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Belonging on an IslandBirds, Extinction, and Evolution in Hawai'i$
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Daniel Lewis

Print publication date: 2018

Print ISBN-13: 9780300229646

Published to Yale Scholarship Online: September 2018

DOI: 10.12987/yale/9780300229646.001.0001

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PRINTED FROM YALE SCHOLARSHIP ONLINE (www.yale.universitypressscholarship.com). (c) Copyright Yale University Press, 2021. All Rights Reserved. An individual user may print out a PDF of a single chapter of a monograph in YSO for personal use.date: 22 September 2021

Sitting Ducks

Sitting Ducks

Extinction, Humans, and Birds in the pre-European Contact Era

Chapter:
(p.9) One Sitting Ducks
Source:
Belonging on an Island
Author(s):

Daniel Lewis

Publisher:
Yale University Press
DOI:10.12987/yale/9780300229646.003.0002

This chapter concerns a bird known only from the fossil record—Ptaiochen pau, or the Stumbling Moa-nalo. Rapidly eradicated by early Polynesians, this flightless duck is an exemplar of environmental difficulties caused by the sudden arrival of humans on an unpeopled archipelago. It is a bird whose extinction seems resolutely tied to humans, but the fact that birds disappeared at nearly three times the rate before Western contact than after it also conceals many other things about careful and sophisticated native stewardship of the land. As such, the chapter asks what kinds of care the Hawaiians exercised over the land, and over its bird life, before they were affected by Western incursions in the form of diseases, introduced species such as mosquitoes and mongooses, and a wide variety of birds from elsewhere.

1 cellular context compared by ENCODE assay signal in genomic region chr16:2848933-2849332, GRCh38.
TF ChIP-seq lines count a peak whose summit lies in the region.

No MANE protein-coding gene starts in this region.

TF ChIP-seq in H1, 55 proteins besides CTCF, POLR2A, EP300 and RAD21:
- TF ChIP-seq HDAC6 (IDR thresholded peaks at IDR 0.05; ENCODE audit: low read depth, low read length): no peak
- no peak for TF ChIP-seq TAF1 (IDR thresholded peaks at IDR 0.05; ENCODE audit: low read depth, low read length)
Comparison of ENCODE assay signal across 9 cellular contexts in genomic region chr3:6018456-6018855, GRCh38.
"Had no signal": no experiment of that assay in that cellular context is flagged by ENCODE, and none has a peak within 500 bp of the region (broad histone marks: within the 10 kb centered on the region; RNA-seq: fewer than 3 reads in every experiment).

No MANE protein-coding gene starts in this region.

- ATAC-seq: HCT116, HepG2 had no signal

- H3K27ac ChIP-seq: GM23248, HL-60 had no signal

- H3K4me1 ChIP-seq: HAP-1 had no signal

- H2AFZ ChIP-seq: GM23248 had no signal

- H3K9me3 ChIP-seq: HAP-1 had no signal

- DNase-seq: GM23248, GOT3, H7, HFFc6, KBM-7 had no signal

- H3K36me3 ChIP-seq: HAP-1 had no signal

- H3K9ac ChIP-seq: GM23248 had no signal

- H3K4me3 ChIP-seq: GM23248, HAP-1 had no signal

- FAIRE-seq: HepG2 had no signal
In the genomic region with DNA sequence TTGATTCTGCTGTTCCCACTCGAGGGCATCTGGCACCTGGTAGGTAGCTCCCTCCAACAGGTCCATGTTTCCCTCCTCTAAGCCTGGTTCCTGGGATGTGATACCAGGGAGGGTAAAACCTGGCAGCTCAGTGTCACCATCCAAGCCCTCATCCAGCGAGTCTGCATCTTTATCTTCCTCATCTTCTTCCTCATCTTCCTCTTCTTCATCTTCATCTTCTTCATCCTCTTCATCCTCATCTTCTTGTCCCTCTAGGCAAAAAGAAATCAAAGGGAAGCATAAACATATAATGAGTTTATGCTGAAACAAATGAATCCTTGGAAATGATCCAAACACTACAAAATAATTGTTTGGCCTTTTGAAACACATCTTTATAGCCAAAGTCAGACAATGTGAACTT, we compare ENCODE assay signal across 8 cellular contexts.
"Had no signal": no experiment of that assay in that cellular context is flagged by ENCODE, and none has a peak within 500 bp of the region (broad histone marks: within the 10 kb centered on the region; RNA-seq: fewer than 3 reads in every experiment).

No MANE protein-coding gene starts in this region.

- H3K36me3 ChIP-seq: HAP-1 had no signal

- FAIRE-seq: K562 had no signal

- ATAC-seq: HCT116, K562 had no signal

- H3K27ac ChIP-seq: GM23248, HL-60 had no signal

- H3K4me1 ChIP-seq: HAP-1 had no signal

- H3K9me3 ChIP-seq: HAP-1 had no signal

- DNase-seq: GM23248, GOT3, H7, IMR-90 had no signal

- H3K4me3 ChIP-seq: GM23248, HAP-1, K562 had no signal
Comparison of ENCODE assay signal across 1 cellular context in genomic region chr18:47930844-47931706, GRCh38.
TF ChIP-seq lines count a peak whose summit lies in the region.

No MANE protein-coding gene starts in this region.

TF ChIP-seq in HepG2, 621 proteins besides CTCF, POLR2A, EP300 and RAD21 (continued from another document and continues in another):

Keywords:   Ptaiochen pau, Stumbling Moa-nalo, early Polynesians, fossils, pre-European contact, humans, Western contact, native stewardship

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